And the evening and the morning were the first day…

I am sitting in my “owl” pajamas (apology to my sister who is terrified of owls), sufficiently tucked in for the night in my little dorm room cubicle on the second floor of Andrews Hall at Ashland University. Coming from my over 4,000 square foot, newly-purchased Tudor home to the institutional yellow walls of the tiny dorm room that will be my “home” for the next two weeks makes me feel like after-the-felony-Martha-Stewart. I hope to post pictures of the bunk bed with the thin, not-ready-for-summer-camp blanket in tomorrow’s post. I have already Googled hotels at Ashland for next summer’s residency.

In reality, though, I am thankful to be in this quiet room with no clutter and no distractions other than the television blaring in the lounge that adjoins my room. Did I mention I am a light sleeper? Living on campus has already necessitated the making of new writer friends. Tomorrow three new friends and I will meet for a journey to find java on a Sunday morning in a small Ohio town.

I struggle with “talking the talk.” I just have to keep reminding myself that what I am here in the program for is to improve my ability not only to write poetry but to talk about it.

It helps that tonight I received an email from Relief Journal who is sending the final galley of my poems for proofreading before publication. I may come from a small town in Kansas. I may be a SAHM. I may have arrived here with the writing processes of that ugly stepsister–Journalism. But I am here, and I am already a published poet.  I love the work.

I am thrilled for the residency to officially move from introductions and awkward socializing (poets in general need more than apple juice to make us socially interesting people…) to teachable moments. Tomorrow’s craft seminar is  ” A Closer Look at James Agee” followed by a reading by poet Brian Doyle.

Messy Means Creative?

I came across a slide show of famous writers and artists and their work spaces. Apart from Picasso whose art studio looked like an episode of “Hoarders,” and a few other famous Messy-Maniacs , I felt validated that most of the creative spaces looked like the hospital wing for the chronically OCD. Many of the writers obviously require cleanliness and absolute order with a minimalist approach to things in order for creativity to flow. I have always been this way. My creative process is random and willy-nilly and all over the place. I start typing a poem usually with no idea what the first line of the poem will even sound like. I have no agenda. I can’t require much of my Muse except the promise to dust, vacuum, put away all items out of place and then serve her.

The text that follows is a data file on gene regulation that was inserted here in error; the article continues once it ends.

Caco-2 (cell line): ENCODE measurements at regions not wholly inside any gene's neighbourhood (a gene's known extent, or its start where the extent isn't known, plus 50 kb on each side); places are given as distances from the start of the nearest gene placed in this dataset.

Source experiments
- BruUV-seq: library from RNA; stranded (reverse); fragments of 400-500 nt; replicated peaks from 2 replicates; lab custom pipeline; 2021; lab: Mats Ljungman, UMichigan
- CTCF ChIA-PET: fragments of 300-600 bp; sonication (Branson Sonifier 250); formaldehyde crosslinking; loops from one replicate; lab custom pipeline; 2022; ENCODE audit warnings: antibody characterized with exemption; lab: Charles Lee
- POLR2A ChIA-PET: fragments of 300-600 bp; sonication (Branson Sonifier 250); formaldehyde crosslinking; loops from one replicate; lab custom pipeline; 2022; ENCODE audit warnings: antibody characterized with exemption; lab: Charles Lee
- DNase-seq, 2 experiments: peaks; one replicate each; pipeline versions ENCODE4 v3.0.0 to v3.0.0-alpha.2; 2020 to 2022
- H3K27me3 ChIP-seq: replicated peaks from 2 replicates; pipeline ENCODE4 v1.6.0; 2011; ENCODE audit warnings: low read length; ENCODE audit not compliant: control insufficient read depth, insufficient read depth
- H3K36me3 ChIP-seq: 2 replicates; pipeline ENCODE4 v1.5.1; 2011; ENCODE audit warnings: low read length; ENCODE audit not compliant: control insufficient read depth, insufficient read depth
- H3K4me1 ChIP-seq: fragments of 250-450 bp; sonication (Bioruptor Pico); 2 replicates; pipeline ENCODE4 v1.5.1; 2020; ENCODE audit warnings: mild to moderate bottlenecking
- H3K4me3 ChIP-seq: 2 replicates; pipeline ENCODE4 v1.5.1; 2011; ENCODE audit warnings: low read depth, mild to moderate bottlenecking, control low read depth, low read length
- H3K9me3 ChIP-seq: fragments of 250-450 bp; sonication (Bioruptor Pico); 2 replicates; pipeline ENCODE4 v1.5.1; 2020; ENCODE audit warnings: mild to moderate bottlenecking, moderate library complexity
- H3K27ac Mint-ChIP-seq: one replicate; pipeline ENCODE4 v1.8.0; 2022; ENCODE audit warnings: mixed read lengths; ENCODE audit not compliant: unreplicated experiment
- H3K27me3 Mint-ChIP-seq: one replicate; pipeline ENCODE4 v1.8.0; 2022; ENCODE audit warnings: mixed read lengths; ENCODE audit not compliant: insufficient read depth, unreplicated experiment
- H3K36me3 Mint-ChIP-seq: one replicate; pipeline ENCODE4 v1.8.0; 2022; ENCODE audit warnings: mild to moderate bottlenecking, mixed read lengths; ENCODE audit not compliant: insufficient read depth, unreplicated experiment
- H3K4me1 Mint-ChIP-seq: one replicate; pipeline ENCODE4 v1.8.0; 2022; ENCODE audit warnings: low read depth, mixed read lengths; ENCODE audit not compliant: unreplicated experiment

Because I am so rigid about my need for order, I have often been labeled by friends and family as Khaki Kerri–the boring person with nothing better to do than dishes. I beg to differ that “Good Moms” have messy stoves. My kitchen has to be spotless with all the dishes and surfaces clean or I will not cook. I respect that Picasso and I could not have worked in the same studio,  and I also respect that his artistic abilities far exceed mine so the man can choose not to make his children wear clothes if he wants to….As for my friends and family who can’t find a path from front door to  living room, whose dining tables look like Craft-o-Rama-Bama, you might just be messier, not more creative than some of us who keep our spaces free of clutter.

The bottom line to living an artistic life or just living a life in general is to be who you are created to be and to celebrate that and to spend most of your time with others who will also celebrate that. Part (perhaps all) of never having time for maintenance and margin in one’s life is…let’s call it what it is…. feeding the Glorification of Busy Monster, and that Monster will take over your brain until you are living from caffeine drip to caffeine drip, gaining pounds around your midsection, and hurrying so fast you can hardly take a breath to actually listen to someone who isn’t on the same treadmill. I have spent my years working for that warden, and I have reaped the futility of it. Not only that, I have trained my up my own children to battle this cultural demon. My daughters especially struggle with allowing themselves to rest.

I say this to my kids from time to time (okay…too often) Do what I say, not what I do. Every day should bring you some measure of joy at the end of it. We spend way too much time debating the definition of joy and way too little time asking ourselves if we have it, because if you have it, every day in your life, you don’t have to ask what it is anymore. You just know. Sadly, in today’s culture, it is impossible to find joy and fulfill all your childhood sports’ practice requirements. How many of us are raising our kids on God’s value that abundance is not quantitative or externally measured?

Creativity is a suspended moment. For some, a suspended moment means you don’t see the cobwebs in your corners or the sink piled high with food-scarred dishes. Some of us can’t navigate the suspension with total disregard. Messiness is not a measure of creativity any more than neatness is.